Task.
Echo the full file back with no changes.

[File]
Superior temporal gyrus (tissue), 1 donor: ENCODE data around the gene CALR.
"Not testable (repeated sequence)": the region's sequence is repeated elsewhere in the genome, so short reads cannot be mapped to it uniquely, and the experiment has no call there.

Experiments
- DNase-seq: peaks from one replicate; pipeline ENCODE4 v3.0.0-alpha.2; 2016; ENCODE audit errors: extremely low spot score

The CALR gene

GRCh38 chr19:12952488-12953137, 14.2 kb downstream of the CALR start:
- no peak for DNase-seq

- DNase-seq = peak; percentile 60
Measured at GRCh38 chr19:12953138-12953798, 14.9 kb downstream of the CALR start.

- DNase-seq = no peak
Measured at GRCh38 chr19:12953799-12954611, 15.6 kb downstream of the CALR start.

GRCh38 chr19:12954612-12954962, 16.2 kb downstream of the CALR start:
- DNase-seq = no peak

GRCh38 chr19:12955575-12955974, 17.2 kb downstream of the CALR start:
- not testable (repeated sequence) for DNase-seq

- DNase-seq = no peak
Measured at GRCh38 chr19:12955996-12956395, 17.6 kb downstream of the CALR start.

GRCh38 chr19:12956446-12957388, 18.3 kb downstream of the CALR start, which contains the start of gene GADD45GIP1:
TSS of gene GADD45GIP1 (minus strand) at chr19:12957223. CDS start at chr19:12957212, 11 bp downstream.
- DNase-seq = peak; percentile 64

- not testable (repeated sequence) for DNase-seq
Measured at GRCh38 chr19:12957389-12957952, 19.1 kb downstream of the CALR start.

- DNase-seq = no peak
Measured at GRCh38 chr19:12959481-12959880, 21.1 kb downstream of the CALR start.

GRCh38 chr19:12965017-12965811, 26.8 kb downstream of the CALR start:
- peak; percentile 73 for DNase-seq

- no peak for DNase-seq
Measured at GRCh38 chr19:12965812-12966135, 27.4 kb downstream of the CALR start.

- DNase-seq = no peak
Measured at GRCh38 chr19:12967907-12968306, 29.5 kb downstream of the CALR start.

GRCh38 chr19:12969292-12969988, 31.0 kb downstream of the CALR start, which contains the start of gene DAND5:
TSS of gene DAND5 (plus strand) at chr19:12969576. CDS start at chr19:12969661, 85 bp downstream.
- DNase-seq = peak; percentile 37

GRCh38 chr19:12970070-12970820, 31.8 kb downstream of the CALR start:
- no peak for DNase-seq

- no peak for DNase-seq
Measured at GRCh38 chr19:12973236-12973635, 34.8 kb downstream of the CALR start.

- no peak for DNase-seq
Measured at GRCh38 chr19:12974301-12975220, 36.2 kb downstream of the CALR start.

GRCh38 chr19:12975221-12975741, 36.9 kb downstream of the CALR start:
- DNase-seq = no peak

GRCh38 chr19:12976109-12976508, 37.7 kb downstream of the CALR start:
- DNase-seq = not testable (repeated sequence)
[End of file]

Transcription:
Superior temporal gyrus (tissue), 1 donor: ENCODE data around the gene CALR.
"Not testable (repeated sequence)": the region's sequence is repeated elsewhere in the genome, so short reads cannot be mapped to it uniquely, and the experiment has no call there.

Experiments
- DNase-seq: peaks from one replicate; pipeline ENCODE4 v3.0.0-alpha.2; 2016; ENCODE audit errors: extremely low spot score

The CALR gene

GRCh38 chr19:12952488-12953137, 14.2 kb downstream of the CALR start:
- no peak for DNase-seq

- DNase-seq = peak; percentile 60
Measured at GRCh38 chr19:12953138-12953798, 14.9 kb downstream of the CALR start.

- DNase-seq = no peak
Measured at GRCh38 chr19:12953799-12954611, 15.6 kb downstream of the CALR start.

GRCh38 chr19:12954612-12954962, 16.2 kb downstream of the CALR start:
- DNase-seq = no peak

GRCh38 chr19:12955575-12955974, 17.2 kb downstream of the CALR start:
- not testable (repeated sequence) for DNase-seq

- DNase-seq = no peak
Measured at GRCh38 chr19:12955996-12956395, 17.6 kb downstream of the CALR start.

GRCh38 chr19:12956446-12957388, 18.3 kb downstream of the CALR start, which contains the start of gene GADD45GIP1:
TSS of gene GADD45GIP1 (minus strand) at chr19:12957223. CDS start at chr19:12957212, 11 bp downstream.
- DNase-seq = peak; percentile 64

- not testable (repeated sequence) for DNase-seq
Measured at GRCh38 chr19:12957389-12957952, 19.1 kb downstream of the CALR start.

- DNase-seq = no peak
Measured at GRCh38 chr19:12959481-12959880, 21.1 kb downstream of the CALR start.

GRCh38 chr19:12965017-12965811, 26.8 kb downstream of the CALR start:
- peak; percentile 73 for DNase-seq

- no peak for DNase-seq
Measured at GRCh38 chr19:12965812-12966135, 27.4 kb downstream of the CALR start.

- DNase-seq = no peak
Measured at GRCh38 chr19:12967907-12968306, 29.5 kb downstream of the CALR start.

GRCh38 chr19:12969292-12969988, 31.0 kb downstream of the CALR start, which contains the start of gene DAND5:
TSS of gene DAND5 (plus strand) at chr19:12969576. CDS start at chr19:12969661, 85 bp downstream.
- DNase-seq = peak; percentile 37

GRCh38 chr19:12970070-12970820, 31.8 kb downstream of the CALR start:
- no peak for DNase-seq

- no peak for DNase-seq
Measured at GRCh38 chr19:12973236-12973635, 34.8 kb downstream of the CALR start.

- no peak for DNase-seq
Measured at GRCh38 chr19:12974301-12975220, 36.2 kb downstream of the CALR start.

GRCh38 chr19:12975221-12975741, 36.9 kb downstream of the CALR start:
- DNase-seq = no peak

GRCh38 chr19:12976109-12976508, 37.7 kb downstream of the CALR start:
- DNase-seq = not testable (repeated sequence)